A few weeks ago I was invited to talk at a PechaKucha Night in Derby. I took the opportunity to talk about a few things I had recently read about — seeing it as a chance to combine some ideas and see whether they could relate back to design in some way.

The first book I introduced was the late 70s best seller Zen and the Art of Motorcycle Maintenance which I had read a few months back. I focused on its exploration of the ‘Classical / Romantic’ philosophical concept — an idea that says we see the world in these two different ways.

I used a clock to explain the Classical point of view;  to describe its’ functions, facts and things you could actually prove. I used the same clock to demonstrate that you could see the same object from a Romantic point of view; to appreciate its’ craft and beauty as an object, maybe even how it made you feel.

I transposed this Classical / Romantic duality to an interpersonal level where I talked about how some people are logically minded (Classical) and others conceptually minded (Romantic).

At this point I introduced the second book — The Dream Society — a book I had read more recently.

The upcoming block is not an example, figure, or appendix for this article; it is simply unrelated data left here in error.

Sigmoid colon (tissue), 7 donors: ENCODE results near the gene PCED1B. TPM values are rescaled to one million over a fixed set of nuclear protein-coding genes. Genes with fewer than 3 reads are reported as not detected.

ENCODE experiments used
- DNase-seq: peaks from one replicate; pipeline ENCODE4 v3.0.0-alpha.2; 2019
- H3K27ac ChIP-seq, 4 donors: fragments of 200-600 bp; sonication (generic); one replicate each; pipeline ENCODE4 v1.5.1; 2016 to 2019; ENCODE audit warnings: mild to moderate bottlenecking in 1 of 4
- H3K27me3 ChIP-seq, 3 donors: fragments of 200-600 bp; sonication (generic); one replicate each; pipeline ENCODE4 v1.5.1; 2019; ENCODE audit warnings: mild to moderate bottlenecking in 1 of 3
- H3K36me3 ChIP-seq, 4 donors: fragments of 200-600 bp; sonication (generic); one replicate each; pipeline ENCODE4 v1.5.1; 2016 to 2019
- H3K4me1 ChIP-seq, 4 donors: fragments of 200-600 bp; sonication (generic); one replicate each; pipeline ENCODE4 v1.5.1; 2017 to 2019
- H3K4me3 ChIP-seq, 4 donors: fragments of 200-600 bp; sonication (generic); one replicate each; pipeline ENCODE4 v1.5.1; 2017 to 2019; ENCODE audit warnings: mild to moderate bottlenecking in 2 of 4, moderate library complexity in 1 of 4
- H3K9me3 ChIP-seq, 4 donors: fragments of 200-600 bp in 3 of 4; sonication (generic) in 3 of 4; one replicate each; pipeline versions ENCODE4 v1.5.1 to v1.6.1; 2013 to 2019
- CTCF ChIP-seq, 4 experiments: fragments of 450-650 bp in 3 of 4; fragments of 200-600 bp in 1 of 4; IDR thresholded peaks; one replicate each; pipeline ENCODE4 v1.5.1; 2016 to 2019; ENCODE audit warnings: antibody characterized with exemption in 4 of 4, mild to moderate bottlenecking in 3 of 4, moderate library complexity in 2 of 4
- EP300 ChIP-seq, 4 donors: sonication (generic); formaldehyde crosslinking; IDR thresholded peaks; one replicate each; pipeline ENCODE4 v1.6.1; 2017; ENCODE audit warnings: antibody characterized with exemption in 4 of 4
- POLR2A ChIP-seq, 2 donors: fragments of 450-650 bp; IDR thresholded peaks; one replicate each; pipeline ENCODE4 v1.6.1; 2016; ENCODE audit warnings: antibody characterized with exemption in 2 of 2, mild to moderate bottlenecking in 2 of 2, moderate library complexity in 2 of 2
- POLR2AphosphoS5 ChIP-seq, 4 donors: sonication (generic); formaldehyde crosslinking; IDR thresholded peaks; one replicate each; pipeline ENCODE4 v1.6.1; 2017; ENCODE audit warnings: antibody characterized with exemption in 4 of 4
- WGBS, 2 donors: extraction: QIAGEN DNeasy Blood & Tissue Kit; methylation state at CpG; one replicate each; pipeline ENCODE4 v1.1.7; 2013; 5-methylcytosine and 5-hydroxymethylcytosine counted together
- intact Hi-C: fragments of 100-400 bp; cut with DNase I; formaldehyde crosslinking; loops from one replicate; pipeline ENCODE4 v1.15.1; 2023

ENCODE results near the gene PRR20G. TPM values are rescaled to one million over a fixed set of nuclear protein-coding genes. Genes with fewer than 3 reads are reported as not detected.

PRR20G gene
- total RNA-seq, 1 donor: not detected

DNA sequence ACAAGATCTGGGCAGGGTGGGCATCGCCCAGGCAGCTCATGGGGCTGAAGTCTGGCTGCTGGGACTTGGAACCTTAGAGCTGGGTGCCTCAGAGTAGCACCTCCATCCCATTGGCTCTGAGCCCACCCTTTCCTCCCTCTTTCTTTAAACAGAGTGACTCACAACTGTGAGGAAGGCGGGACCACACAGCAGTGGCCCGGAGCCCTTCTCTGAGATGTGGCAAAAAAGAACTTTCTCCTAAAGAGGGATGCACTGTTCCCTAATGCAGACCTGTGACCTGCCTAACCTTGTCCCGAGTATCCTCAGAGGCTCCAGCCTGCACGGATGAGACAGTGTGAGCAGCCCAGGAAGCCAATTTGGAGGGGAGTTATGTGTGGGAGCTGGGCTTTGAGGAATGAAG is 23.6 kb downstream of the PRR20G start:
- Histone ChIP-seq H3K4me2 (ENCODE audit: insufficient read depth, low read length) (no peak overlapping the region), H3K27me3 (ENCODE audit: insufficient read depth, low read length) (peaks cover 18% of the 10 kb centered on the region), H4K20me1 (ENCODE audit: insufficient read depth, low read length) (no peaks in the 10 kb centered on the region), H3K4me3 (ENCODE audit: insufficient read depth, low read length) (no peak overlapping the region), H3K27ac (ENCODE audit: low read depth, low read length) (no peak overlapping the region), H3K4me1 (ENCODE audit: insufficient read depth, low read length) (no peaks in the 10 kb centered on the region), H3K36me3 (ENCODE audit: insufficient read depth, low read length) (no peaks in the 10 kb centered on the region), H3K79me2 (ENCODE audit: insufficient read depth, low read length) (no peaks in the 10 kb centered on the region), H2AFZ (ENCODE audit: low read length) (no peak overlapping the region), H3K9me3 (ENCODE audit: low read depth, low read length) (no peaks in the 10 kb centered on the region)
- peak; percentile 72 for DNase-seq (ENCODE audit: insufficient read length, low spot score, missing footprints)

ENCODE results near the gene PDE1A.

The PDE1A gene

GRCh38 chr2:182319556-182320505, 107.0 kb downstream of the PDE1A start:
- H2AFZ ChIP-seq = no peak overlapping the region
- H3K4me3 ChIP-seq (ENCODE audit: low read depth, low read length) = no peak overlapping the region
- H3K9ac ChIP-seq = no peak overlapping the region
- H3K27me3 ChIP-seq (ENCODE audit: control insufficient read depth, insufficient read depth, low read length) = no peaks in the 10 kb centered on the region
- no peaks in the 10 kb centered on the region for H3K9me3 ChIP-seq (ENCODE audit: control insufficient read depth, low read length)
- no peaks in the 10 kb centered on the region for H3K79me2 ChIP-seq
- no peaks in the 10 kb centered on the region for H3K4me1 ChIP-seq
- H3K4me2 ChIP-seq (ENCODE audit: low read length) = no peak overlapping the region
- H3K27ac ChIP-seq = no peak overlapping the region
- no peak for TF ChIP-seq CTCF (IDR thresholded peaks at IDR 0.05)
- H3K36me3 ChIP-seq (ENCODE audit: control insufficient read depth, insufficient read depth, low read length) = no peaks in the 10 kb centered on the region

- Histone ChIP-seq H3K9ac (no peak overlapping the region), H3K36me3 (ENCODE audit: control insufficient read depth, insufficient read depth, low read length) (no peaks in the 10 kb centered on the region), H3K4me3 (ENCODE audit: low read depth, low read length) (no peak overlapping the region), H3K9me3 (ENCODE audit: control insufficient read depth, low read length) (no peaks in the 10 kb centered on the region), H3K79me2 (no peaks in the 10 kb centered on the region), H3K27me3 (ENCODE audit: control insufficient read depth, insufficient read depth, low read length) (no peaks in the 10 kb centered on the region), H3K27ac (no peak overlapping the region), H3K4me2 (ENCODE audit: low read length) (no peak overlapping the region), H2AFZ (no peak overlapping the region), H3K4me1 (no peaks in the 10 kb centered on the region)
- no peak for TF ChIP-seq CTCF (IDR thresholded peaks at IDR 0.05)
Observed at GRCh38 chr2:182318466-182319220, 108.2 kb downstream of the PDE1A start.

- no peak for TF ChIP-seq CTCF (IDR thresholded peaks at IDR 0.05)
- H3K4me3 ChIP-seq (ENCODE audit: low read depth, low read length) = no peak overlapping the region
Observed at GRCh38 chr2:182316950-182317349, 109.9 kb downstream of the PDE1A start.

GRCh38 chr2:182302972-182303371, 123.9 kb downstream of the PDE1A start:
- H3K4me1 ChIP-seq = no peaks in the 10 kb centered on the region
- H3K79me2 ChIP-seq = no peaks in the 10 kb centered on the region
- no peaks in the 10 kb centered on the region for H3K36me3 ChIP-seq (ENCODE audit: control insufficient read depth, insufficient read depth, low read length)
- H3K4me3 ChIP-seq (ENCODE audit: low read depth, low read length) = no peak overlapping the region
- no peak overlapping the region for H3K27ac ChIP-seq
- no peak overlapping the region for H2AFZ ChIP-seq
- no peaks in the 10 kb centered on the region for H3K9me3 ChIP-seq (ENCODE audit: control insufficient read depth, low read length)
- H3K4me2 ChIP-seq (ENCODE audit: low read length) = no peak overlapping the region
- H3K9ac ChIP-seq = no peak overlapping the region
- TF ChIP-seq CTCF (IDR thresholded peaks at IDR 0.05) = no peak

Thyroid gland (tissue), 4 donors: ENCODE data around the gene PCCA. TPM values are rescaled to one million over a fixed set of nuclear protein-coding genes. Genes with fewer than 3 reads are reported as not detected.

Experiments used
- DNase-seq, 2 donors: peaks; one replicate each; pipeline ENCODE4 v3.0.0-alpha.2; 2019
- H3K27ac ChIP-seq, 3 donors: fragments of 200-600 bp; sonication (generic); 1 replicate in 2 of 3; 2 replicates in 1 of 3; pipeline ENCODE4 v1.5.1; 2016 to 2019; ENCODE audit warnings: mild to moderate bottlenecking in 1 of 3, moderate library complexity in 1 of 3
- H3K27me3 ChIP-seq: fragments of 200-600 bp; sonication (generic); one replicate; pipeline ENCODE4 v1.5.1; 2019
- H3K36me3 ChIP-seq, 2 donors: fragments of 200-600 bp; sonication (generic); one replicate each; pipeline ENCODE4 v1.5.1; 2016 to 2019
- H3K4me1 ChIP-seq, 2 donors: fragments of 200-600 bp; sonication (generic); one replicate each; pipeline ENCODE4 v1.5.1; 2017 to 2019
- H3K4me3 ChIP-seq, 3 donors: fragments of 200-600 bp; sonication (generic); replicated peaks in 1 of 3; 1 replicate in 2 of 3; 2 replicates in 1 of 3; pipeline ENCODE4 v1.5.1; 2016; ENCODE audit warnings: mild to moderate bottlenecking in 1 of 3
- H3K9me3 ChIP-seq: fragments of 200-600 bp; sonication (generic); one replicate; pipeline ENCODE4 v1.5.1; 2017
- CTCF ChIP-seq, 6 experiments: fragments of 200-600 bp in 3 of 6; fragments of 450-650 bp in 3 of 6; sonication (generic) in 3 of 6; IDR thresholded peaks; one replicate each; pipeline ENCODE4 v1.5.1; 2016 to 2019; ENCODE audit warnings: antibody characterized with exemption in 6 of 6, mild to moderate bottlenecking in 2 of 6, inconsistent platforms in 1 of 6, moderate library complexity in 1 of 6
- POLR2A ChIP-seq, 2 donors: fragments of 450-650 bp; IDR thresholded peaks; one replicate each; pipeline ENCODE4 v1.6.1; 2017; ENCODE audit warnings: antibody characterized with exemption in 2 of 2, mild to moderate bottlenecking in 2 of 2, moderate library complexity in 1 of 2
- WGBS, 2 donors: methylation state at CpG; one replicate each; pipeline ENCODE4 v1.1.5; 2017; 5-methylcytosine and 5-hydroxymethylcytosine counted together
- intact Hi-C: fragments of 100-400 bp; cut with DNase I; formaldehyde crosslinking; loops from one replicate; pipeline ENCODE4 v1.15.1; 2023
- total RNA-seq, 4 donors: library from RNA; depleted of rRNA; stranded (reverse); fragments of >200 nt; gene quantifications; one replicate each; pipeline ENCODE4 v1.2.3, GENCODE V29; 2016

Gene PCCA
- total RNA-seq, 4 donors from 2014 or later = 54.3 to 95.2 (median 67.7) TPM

James at PechaKucha Derby

Imagine hundreds and hundreds of years from now when global economies equalise and wealth is more-or-less evenly distributed — this may mean that material things will come to have less value. And so future economies will revolve around evoking a strong emotional connection to stay relevant.

The book points out present-day examples of this emotional connection. These were Disney with its ‘magical’ attributes. Sporting events as they are aspirational (as humans we aspire to achieve great things: Esteem, part of Maslow’s hierarchy of needs). And also tourism with its’ natural, enduring beauty.

I then took the Classical / Romantic duality to industry and used the technology industry as an example. I described the fact that there has been a definite shift from the IBM days where computing was all about features, specs and crunching numbers (Classical) to the recent years with the success of Apple and their focus on usability, humanness (Romantic).

I concluded that what matters — now, but more increasingly in the future — is this emotional value. Having advanced technology, automation and everything that comes with it is great, but there will still be a need for us to be human, not merely machines.

My closing words for the talk were “Be romantic”.

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